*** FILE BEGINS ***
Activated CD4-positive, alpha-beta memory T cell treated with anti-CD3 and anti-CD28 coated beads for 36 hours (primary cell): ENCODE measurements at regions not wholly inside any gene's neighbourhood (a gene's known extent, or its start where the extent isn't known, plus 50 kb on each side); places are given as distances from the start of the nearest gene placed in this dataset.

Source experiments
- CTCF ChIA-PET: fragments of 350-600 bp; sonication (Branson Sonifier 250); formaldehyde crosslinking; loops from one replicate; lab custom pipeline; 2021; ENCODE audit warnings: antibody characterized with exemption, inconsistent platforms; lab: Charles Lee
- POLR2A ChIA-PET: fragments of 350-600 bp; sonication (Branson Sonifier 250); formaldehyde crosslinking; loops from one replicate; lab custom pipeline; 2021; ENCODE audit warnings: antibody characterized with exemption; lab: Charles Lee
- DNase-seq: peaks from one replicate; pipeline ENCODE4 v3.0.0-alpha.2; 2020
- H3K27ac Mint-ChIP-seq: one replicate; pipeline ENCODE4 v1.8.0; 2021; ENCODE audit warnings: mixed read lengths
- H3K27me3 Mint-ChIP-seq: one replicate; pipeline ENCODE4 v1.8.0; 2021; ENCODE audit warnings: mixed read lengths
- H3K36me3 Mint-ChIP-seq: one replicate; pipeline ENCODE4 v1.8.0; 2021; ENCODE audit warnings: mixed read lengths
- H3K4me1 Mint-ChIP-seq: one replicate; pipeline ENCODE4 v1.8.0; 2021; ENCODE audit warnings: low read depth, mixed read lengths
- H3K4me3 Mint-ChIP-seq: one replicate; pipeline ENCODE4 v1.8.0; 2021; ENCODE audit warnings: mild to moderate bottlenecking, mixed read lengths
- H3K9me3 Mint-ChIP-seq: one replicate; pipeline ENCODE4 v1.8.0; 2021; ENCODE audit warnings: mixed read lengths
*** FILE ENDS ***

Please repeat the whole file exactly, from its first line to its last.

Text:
Activated CD4-positive, alpha-beta memory T cell treated with anti-CD3 and anti-CD28 coated beads for 36 hours (primary cell): ENCODE measurements at regions not wholly inside any gene's neighbourhood (a gene's known extent, or its start where the extent isn't known, plus 50 kb on each side); places are given as distances from the start of the nearest gene placed in this dataset.

Source experiments
- CTCF ChIA-PET: fragments of 350-600 bp; sonication (Branson Sonifier 250); formaldehyde crosslinking; loops from one replicate; lab custom pipeline; 2021; ENCODE audit warnings: antibody characterized with exemption, inconsistent platforms; lab: Charles Lee
- POLR2A ChIA-PET: fragments of 350-600 bp; sonication (Branson Sonifier 250); formaldehyde crosslinking; loops from one replicate; lab custom pipeline; 2021; ENCODE audit warnings: antibody characterized with exemption; lab: Charles Lee
- DNase-seq: peaks from one replicate; pipeline ENCODE4 v3.0.0-alpha.2; 2020
- H3K27ac Mint-ChIP-seq: one replicate; pipeline ENCODE4 v1.8.0; 2021; ENCODE audit warnings: mixed read lengths
- H3K27me3 Mint-ChIP-seq: one replicate; pipeline ENCODE4 v1.8.0; 2021; ENCODE audit warnings: mixed read lengths
- H3K36me3 Mint-ChIP-seq: one replicate; pipeline ENCODE4 v1.8.0; 2021; ENCODE audit warnings: mixed read lengths
- H3K4me1 Mint-ChIP-seq: one replicate; pipeline ENCODE4 v1.8.0; 2021; ENCODE audit warnings: low read depth, mixed read lengths
- H3K4me3 Mint-ChIP-seq: one replicate; pipeline ENCODE4 v1.8.0; 2021; ENCODE audit warnings: mild to moderate bottlenecking, mixed read lengths
- H3K9me3 Mint-ChIP-seq: one replicate; pipeline ENCODE4 v1.8.0; 2021; ENCODE audit warnings: mixed read lengths